We have a disk rotating about an arbitrary axis, and we can supposedly quantify the kinetic energy of such a disk by $K = \frac 12Iw^2$.

Now, it is also true that, as the disk is rotating, each elemental mass, $dm_j$, of the body possesses an instantaneous tangential/linear velocity, $v_j$. Does this not mean that the kinetic energy of the disk is also characterized by some form of $K = \frac 12mv^2$?

I am confused as to several things. Firstly, how do we know that we are not double counting the kinetic energy of the body, by supposing it is given by $K = \frac 12Iw^2$ and $K = \frac 12mv^2$? Second, if this were true, how can we find such a velocity, $v$, given that it varies throughout the body?

I also wish to understand how this could bode well with the angular momentum of the disk. I am certain, in this case, that the body would well need have some linear momentum, given that $L$ depends upon the existence of $p$, by $L = r × p$. So, I suppose that each elemental mass has a certain $dp$, that then "sums up" to the body's overall $p$... Yet somehow, this conclusion seems funny as well...

  • $\begingroup$ I believe rotational kinetic energy should be $\frac{Iw^2}{2}$ $\endgroup$ – Bob D Jan 30 at 23:01
  • $\begingroup$ @BobD: correct. $\endgroup$ – Gert Jan 30 at 23:04

The equation $1/2I\omega^2$ IS the result of adding all the mass elements with their respective $v$'s. There is no single $v$, but there is a single $\omega$. Same with the angular momentum, every $dm$ has a different $p$, but they end up cancelling each other so that the total momentum $p=0$, unless there is a translation of the center of mass.

  • $\begingroup$ Thank you for your response. Two follow-up questions: (1) Could you explain as to how the momenta's cancel? (2) If we have a point mass rotating about an axis, then will it have a non-zero $p$? So, then, the "cancelling" effect is just a property of extended objects, correct? $\endgroup$ – Julia Kim Jan 30 at 23:31
  • $\begingroup$ it is easier to see for a rotating disk, for each dm moving in one direction you will have a dm moving in the opposite direction that cancels it. For a general result, see en.wikipedia.org/wiki/… the answer to the second question is yes. Notice that in this case the CM of the point mass is moving $\endgroup$ – Wolphram jonny Jan 30 at 23:41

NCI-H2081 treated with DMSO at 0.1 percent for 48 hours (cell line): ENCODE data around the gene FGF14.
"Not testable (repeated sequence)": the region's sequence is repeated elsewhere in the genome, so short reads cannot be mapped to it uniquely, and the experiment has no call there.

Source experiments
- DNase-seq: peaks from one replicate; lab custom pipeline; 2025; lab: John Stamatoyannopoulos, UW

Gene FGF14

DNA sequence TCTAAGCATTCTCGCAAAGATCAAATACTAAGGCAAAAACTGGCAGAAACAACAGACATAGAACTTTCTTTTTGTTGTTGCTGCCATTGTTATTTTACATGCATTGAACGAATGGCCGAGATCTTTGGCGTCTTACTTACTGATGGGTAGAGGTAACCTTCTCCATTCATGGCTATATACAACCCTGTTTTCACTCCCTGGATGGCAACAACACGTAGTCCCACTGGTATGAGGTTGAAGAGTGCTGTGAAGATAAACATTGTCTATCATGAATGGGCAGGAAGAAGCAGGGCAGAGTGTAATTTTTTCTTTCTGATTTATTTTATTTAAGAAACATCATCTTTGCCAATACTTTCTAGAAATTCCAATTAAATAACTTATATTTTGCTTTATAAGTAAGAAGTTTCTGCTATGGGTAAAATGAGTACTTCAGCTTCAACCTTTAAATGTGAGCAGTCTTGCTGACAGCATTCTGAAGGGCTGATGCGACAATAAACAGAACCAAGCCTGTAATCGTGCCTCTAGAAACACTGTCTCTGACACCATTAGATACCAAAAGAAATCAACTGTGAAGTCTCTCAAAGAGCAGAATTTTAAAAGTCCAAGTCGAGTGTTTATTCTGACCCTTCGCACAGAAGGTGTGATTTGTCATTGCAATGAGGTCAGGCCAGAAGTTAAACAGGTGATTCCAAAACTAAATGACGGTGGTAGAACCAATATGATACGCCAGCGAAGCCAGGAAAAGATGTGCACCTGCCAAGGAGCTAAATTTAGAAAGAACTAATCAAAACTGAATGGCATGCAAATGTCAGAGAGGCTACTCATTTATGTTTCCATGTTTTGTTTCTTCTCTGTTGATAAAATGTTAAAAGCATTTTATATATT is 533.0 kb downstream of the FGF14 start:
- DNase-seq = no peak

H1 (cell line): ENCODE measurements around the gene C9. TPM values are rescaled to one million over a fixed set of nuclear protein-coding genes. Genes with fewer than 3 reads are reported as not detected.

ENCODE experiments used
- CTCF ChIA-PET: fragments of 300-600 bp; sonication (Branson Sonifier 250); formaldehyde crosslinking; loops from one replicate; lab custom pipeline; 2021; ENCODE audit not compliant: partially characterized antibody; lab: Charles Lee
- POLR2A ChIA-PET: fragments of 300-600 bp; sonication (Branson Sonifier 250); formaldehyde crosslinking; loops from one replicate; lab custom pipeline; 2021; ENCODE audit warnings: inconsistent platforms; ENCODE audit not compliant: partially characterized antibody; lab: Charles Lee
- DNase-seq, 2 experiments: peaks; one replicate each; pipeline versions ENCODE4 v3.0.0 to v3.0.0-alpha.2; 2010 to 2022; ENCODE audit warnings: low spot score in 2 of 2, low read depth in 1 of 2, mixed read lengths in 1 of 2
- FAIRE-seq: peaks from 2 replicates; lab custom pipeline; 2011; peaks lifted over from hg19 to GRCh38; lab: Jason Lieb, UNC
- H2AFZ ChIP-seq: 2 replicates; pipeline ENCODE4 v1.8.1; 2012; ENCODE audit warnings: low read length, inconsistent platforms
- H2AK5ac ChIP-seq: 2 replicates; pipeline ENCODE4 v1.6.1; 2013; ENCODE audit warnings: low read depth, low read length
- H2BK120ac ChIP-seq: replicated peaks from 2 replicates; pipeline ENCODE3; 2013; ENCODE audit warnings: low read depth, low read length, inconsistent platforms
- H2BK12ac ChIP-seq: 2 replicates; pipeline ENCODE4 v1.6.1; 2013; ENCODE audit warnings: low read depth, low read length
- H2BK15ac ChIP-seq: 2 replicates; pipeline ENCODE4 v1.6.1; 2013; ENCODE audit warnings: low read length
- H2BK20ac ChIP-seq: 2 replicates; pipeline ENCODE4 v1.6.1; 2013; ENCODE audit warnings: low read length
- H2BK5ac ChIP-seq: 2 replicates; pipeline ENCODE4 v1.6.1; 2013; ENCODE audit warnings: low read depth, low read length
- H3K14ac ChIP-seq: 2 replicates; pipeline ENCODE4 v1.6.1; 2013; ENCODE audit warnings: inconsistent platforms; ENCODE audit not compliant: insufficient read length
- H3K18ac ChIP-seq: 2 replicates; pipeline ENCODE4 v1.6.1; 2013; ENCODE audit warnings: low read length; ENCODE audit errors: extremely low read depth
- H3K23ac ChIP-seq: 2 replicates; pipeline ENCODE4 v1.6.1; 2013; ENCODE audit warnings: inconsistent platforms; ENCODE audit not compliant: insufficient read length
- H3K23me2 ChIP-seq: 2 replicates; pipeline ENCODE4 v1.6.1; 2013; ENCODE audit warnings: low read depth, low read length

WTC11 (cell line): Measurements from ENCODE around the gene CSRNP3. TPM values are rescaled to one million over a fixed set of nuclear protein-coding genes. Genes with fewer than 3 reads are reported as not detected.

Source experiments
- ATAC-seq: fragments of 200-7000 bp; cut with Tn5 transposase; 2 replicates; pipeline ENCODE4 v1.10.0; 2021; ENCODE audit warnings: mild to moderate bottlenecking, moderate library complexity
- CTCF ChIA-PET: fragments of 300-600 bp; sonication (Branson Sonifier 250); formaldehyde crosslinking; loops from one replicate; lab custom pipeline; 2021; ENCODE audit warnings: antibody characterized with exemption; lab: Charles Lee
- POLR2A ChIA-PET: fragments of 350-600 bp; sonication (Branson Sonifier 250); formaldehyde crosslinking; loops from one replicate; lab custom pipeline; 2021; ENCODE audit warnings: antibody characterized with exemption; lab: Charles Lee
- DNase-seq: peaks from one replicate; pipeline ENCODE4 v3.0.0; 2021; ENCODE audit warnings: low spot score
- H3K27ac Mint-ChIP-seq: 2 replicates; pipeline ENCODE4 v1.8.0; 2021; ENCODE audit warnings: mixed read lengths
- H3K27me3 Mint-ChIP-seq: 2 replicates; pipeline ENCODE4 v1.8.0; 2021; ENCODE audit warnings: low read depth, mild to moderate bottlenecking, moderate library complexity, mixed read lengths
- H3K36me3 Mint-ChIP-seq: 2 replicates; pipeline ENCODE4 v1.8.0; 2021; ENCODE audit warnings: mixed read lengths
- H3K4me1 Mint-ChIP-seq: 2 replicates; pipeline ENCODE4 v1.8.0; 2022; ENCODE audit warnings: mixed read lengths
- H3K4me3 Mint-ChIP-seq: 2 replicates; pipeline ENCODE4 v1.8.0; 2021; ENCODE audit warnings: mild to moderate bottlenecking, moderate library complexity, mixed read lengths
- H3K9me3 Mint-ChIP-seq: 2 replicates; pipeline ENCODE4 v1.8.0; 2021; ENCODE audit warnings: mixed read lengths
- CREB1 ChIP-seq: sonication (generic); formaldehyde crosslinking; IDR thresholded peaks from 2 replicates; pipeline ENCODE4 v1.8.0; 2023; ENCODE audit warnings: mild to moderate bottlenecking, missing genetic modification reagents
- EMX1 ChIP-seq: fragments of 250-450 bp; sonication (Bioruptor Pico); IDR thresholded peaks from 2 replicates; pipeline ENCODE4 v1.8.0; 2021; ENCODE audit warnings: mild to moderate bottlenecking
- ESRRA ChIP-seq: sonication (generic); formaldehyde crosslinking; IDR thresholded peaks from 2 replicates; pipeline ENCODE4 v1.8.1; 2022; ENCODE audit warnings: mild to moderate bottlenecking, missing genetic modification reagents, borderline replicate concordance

• $\begingroup$ As a last confusion to clear up (I promise)... my professor asked the following: if we have a rod, attached to a pivot at one end, and allowed to fall, how does $K_{rot} = Iw^2/2$ compare with $K_{cm} = Mv_{cm}^2/2$? (Ans provided: $K_{rot}$ > $K_{cm}$). I was wondering how, in this case, we recognized that the rod had two separate kinetic energies? By your answer, shouldn't $K_{rot}$ calculation have already accounted for $K_{cm}$? And, how do the momenta, $dm$ cancel here? $\endgroup$ – Julia Kim Jan 30 at 23:50
  • $\begingroup$ it depends what axis of rotation you are considering. It would be $1/2I\omega^2$ if you consider an axis on the pivot, but you can also decompose that and have $1/2I_{CM}\omega^2$ around the center of mass plus the kinetic energy of the center of mass, which is what your professor wants\ $\endgroup$ – Wolphram jonny Jan 30 at 23:58
  • $\begingroup$ in this case the momenta do not cancel because the CM is moving $\endgroup$ – Wolphram jonny Jan 31 at 0:02

If the disc is rotating about axis $O$ with angular speed $\omega$ then a small element of the disc of mass $m_{\rm i}$ travelling at a speed $v_{\rm i}$ at distance $r_{\rm i}$ from the axis of rotation has a kinetic energy $\frac12 m_{\rm i} v^2_{\rm i}$.

Now $v_{\rm i}= r_{\rm i}\omega$ so the kinetic energy of the element is $\frac12 m_{\rm i} r^2_{\rm i}\omega^2$

enter image description here

Summing the elements for the whole disc $\sum\limits_{\rm i} \frac12 m_{\rm i} r^2_{\rm i}\omega^2= \frac 12 I_{\rm o} \omega^2$ where $I_{\rm o} =\sum\limits_{\rm i} m_{\rm i} r^2_{\rm i}$

You can do a similar analysis for the angular momentum by summing the linear momentum $m_{\rm i} v_{\rm i}$ times the radius $r_{\rm i}$ over the whole disc.


Does this not mean that the kinetic energy of the disk is also characterized by some form of $\frac{mv^2}{2}$?


The relationship between angular velocity and tangential velocity is


The moment of inertia of a disc of uniform thickness is


The kinetic energy of the disc is


Putting them together

$$KE=\frac{Iω^2}{2}=\frac {mr^2}{2}\frac{v^2}{r^2}=\frac{mv^2}{2}$$

Farcher’s answer, which I agree with, shows how summing up the kinetic energy contributions of the individual elements of mass add up to the total kinetic energy.

Hope this and Farcher's answer together helps

  • $\begingroup$ What would $v$ be? $\endgroup$ – Wolphram jonny Jan 31 at 0:01
  • $\begingroup$ v is the tangential velocity at the distance r. $\endgroup$ – Bob D Jan 31 at 0:31
  • $\begingroup$ that is why your last equation does not make sense, the disk has many $r$'s, and so many $v$'s $\endgroup$ – Wolphram jonny Jan 31 at 0:34
  • $\begingroup$ @Wolphramjonny Are you taking issue with my last equation? $\endgroup$ – Bob D Jan 31 at 0:36
  • $\begingroup$ yes, I cannot make sense of it $\endgroup$ – Wolphram jonny Jan 31 at 0:40

Let me explain by a general case. Consider a rigid body with so many particles in it. Suppose all these particles move with certain velocities. When you sum up all the kinetic energy of all the particles,

       Total kinetic energy = (1/2)M(V^2) + (1/2)I(W^2)

where M is the total mass,V is the velocity of centre of mass,I is the momenta of inertia about an axis passing through centre of mass and W is the angular speed.

The combined effect of kinetic energy of all the particles is equivalent to a body both translating and rotating.


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